Turkish President Recep Tayyip Erdoğan on Thursday (22 August) hit out at EU measures to punish Ankara for drilling activities in the eastern Mediterranean and vowed to press ahead with gas search in the region.
EU ministers unveiled on 15 July measures including cutting €145.8 million in pre-accession financial funds to Turkey allocated for 2020, freezing of the European Investment Bank’s activities in the country, stopping the cooperation under the EU-Turkey aviation agreement, and the cancellation of high-level EU-Turkey dialogues.
The move came after Turkey defied warnings from the European Union and the United States to stop its drilling activities off Cyprus.
“The EU which has announced so-called measures … is not harming us but itself,” Erdoğan told a televised press conference in the capital Ankara.
“We are continuing right now the exploration activities and will continue to do so with the same determination,” he said.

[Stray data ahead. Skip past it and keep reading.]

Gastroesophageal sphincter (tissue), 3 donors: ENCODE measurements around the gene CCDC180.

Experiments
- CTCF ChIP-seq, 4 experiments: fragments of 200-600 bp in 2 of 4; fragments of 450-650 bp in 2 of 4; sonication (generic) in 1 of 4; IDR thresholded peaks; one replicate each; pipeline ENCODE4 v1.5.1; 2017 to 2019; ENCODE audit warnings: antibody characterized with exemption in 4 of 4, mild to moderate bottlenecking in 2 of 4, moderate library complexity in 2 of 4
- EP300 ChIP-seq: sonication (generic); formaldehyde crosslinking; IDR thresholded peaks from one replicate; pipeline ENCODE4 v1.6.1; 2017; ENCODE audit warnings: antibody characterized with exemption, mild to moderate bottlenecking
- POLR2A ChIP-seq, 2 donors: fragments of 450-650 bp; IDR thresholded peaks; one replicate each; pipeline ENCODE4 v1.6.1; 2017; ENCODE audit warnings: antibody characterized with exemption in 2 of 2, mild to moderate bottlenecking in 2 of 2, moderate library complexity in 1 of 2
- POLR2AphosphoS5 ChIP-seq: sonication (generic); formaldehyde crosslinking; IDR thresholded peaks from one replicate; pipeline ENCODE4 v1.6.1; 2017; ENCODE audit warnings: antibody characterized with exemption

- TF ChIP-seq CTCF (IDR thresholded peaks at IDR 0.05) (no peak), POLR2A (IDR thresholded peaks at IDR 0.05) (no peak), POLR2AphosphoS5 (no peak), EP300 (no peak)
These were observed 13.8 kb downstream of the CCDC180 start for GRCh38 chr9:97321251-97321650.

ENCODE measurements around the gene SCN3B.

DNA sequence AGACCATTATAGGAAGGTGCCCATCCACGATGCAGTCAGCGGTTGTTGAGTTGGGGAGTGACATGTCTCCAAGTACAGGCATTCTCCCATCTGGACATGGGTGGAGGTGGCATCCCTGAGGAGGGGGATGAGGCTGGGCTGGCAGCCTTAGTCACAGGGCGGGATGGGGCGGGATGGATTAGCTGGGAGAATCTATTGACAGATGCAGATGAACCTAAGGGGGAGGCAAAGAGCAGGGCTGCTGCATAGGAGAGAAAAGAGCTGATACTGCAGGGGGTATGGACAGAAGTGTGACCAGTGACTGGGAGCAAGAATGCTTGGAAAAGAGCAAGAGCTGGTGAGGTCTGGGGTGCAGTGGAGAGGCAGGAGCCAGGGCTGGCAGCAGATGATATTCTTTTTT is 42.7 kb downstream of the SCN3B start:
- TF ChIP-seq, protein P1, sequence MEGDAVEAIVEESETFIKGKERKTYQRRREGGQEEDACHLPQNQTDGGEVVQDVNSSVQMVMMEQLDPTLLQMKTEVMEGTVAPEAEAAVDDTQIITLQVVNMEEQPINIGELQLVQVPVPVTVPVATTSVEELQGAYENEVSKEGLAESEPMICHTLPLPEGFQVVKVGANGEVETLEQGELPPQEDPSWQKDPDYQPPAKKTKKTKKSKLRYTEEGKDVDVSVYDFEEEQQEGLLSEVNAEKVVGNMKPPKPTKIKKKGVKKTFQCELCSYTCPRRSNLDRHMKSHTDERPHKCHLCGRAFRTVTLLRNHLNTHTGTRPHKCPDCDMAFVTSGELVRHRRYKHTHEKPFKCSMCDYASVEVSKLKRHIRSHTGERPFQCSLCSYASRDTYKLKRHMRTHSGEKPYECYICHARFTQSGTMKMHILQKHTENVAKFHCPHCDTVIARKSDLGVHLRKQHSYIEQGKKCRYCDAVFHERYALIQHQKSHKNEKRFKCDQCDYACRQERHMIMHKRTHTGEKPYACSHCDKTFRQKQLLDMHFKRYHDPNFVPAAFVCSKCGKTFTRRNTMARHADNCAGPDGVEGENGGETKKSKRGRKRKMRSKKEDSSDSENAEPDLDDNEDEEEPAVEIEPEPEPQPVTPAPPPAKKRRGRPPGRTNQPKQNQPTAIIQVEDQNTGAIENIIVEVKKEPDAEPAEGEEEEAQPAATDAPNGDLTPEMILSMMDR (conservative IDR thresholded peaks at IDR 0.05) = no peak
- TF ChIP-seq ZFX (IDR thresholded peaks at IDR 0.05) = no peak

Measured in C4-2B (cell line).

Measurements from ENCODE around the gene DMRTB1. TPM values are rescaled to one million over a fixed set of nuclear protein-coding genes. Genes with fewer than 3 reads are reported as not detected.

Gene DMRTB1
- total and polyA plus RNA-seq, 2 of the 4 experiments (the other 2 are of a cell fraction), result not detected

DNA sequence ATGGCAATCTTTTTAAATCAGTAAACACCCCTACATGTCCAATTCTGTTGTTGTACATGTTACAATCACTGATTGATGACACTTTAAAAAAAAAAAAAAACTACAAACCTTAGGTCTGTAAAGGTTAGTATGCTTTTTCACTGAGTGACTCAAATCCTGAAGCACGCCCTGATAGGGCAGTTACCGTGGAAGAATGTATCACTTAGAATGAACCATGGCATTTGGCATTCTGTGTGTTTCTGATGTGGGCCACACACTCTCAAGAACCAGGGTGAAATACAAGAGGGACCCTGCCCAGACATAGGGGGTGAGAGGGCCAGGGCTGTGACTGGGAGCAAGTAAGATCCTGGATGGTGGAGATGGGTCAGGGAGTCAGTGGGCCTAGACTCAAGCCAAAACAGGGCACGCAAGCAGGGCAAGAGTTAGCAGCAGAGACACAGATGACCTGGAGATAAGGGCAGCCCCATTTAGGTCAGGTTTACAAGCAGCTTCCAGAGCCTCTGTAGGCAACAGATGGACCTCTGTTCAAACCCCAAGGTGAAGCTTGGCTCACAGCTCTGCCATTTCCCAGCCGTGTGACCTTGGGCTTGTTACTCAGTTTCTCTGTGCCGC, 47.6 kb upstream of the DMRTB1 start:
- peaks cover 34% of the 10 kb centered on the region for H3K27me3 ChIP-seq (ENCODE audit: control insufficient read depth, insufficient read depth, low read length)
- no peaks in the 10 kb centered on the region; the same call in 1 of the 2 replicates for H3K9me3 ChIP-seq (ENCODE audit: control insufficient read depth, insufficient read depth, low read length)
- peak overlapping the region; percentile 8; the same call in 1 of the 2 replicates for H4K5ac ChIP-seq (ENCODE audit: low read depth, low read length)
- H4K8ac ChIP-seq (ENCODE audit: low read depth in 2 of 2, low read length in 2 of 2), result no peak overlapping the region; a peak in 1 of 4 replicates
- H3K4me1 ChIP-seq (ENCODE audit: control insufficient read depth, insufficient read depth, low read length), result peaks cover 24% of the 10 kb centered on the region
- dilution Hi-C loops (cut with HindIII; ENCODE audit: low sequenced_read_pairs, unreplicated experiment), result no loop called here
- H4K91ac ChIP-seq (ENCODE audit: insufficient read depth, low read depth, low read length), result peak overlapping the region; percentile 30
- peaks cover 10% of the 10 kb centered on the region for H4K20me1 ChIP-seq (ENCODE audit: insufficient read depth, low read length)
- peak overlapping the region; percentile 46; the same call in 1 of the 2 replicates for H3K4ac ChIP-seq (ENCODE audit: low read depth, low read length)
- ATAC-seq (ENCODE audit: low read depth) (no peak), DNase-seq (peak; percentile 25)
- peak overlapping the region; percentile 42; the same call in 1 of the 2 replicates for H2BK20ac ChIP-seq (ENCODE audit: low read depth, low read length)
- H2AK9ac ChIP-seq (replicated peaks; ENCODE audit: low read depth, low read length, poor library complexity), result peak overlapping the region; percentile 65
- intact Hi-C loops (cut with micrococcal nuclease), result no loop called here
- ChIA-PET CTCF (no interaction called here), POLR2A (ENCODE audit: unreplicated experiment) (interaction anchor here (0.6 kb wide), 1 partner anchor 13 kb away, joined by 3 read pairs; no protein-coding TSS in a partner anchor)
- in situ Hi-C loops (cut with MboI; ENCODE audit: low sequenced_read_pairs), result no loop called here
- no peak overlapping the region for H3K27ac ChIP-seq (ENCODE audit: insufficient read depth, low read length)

The discovery of huge gas reserves in the eastern Mediterranean has triggered a race to tap the region’s underwater resources and sparked a dispute between Turkey and Cyprus.
Ankara has sent two drilling ships, as well as two seismic exploration ships to the region, whose security is ensured by the Turkish naval and air forces elements, the Turkish leader said.
Cyprus is divided between the internationally recognised Republic of Cyprus and a breakaway state set up after the 1974 Turkish invasion, following a coup sponsored by the military junta then ruling Greece.
Turkey says the island’s resources should be equally shared between both communities.
EU member Cyprus in July rejected as “unacceptable” a Turkish Cypriot proposal to share offshore energy resources aimed at easing tensions.
Erdoğan on Thursday said no project that excludes Turkey or northern Cyprus in the eastern Mediterranean could be put into practice.